“Will you not hate sin, and pray most earnestly that you may have a sense of its exceeding sinfulness? Will you not hate that which caused the death of the Majesty of heaven, the Son of God? Always bear in mind the fact that there is one thing which God hates with a perfect hatred, and that is sin.”—Manuscript Releases, vol. 14, p. 73.
4. THE OFFERING OF INCENSE
a. Describe the offering of incense. Exodus 30:1, 6–8; 40:5.
“In the offering of incense the priest was brought more directly into the presence of God than in any other act of the daily ministration. As the inner veil of the sanctuary did not extend to the top of the building, the glory of God, which was manifested above the mercy seat, was partially visible from the first apartment. When the priest offered incense before the Lord, he looked toward the ark; and as the cloud of incense arose, the divine glory descended upon the mercy seat and filled the most holy place, and often so filled both apartments that the priest was obliged to retire to the door of the tabernacle.”—Patriarchs and Prophets, p. 353.
b. What did the offering of incense represent? Revelation 8:3, 4. How does this bless our religious experience in a practical way?
“The incense, ascending with the prayers of Israel, represents the merits and intercession of Christ, His perfect righteousness, which through faith is imputed to His people, and which can alone make the worship of sinful beings acceptable to God. Before the veil of the most holy place was an altar of perpetual intercession, before the holy, an altar of continual atonement. By blood and by incense God was to be approached—symbols pointing to the great Mediator, through whom sinners may approach Jehovah, and through whom alone mercy and salvation can be granted to the repentant, believing soul.”—Ibid.
“As we acknowledge before God our appreciation of Christ’s merits, fragrance is given to our intercessions. As we approach God through the virtue of the Redeemer’s merits, Christ places us close by His side, encircling us with His human arm, while with His divine arm He grasps the throne of the Infinite. He puts His merits, as sweet incense, in the censer in our hands, in order to encourage our petitions. He promises to hear and answer our supplications.
“Yes, Christ has become the medium of prayer between man and God. He has also become the medium of blessing between God and man. He has united divinity with humanity. Men are to cooperate with Him for the salvation of their own souls, and then make earnest, persevering efforts to save those who are ready to die.”—Testimonies, vol. 8, p. 178.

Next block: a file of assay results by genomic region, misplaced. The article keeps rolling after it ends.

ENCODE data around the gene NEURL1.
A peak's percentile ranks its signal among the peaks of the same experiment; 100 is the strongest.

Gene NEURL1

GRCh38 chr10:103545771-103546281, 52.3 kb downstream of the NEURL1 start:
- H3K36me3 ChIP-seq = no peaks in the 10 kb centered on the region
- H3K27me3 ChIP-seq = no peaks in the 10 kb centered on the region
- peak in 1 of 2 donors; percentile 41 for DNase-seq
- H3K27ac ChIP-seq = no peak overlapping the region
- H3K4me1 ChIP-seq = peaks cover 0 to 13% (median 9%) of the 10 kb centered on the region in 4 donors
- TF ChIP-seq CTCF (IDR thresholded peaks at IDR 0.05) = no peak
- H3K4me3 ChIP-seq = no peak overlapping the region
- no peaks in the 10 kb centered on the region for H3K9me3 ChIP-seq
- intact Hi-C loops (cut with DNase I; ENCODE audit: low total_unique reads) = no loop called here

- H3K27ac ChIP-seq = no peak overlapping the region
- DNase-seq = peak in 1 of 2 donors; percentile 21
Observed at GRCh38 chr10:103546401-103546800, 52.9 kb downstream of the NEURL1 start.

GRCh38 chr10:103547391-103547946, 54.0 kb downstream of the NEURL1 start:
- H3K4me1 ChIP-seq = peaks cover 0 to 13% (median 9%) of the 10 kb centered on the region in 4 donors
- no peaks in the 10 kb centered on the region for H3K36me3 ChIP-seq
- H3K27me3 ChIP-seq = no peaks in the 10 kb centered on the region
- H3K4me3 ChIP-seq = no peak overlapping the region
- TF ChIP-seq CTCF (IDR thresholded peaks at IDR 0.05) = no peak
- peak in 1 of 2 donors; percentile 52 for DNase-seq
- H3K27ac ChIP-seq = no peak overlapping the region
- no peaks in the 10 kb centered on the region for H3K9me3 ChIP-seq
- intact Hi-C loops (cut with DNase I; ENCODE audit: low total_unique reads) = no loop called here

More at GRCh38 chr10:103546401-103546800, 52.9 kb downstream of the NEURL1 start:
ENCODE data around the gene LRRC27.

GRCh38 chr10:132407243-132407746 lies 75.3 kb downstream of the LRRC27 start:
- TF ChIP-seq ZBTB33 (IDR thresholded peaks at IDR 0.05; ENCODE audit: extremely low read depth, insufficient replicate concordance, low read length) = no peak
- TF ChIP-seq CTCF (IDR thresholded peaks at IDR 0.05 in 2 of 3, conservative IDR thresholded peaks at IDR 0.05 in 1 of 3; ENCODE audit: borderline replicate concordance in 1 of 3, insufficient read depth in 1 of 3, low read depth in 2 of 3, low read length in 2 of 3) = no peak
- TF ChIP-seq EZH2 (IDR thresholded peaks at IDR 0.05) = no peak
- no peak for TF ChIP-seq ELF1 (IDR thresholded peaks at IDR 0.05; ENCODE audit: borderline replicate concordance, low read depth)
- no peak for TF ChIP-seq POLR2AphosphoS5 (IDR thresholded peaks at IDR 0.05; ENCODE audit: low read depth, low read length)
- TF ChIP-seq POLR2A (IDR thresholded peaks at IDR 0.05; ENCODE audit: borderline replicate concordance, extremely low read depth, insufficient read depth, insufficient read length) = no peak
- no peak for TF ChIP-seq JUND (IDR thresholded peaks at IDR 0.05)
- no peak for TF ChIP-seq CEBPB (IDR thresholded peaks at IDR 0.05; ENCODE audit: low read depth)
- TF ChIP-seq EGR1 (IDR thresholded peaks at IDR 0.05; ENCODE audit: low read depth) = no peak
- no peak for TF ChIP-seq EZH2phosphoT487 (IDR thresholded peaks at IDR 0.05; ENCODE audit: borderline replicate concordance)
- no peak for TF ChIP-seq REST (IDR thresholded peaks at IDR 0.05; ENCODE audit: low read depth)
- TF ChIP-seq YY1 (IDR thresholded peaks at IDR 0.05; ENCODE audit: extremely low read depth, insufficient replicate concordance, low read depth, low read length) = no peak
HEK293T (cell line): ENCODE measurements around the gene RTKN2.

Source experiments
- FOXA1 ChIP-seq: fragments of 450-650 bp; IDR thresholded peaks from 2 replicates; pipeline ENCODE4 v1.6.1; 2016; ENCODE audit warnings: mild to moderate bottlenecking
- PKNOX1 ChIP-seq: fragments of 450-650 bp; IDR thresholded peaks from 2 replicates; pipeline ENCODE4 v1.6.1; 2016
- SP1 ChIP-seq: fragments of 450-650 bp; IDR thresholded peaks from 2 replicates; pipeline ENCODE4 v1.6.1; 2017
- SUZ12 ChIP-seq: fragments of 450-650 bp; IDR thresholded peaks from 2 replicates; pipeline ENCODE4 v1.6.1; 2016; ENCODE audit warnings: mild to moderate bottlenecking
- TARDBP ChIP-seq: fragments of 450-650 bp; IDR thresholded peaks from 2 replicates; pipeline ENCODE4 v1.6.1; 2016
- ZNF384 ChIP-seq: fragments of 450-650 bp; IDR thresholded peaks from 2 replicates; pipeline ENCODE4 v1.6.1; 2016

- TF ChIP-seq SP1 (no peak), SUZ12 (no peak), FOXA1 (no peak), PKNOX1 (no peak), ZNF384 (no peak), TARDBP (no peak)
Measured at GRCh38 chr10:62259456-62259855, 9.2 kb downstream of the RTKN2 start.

5. A TIME OF HEART-SEARCHING
a. What did the assembled worshippers do, morning and evening, at the time of daily sacrifice and offering of incense? Luke 1:10.
“As the priests morning and evening entered the holy place at the time of incense, the daily sacrifice was ready to be offered upon the altar in the court without. This was a time of intense interest to the worshipers who assembled at the tabernacle. Before entering into the presence of God through the ministration of the priest, they were to engage in earnest searching of heart and confession of sin. They united in silent prayer, with their faces toward the holy place. Thus their petitions ascended with the cloud of incense, while faith laid hold upon the merits of the promised Saviour prefigured by the atoning sacrifice. The hours appointed for the morning and the evening sacrifice were regarded as sacred, and they came to be observed as the set time for worship throughout the Jewish nation.”—Patriarchs and Prophets, pp. 353, 354.
b. How should we imitate the worship of the pious Jews—especially before partaking of the Lord’s Supper? 2 Corinthians 13:5, 6; 1 Corinthians 11:28.
“In this custom [of the Jewish hour of sacrifice] Christians have an example for morning and evening prayer. While God condemns a mere round of ceremonies, without the spirit of worship, He looks with great pleasure upon those who love Him, bowing morning and evening to seek pardon for sins committed and to present their requests for needed blessings.”—Ibid., p. 354.
c. What should be our main concern today? Romans 13:11–14.
PERSONAL REVIEW QUESTIONS
1. Describe the ministration of the sanctuary.
2. What was the significance of the offering “without blemish”?
3. Explain the key part of the daily ministration in the sanctuary.
4. What did the offering of incense represent?
5. What lessons should we learn from the morning and evening incense?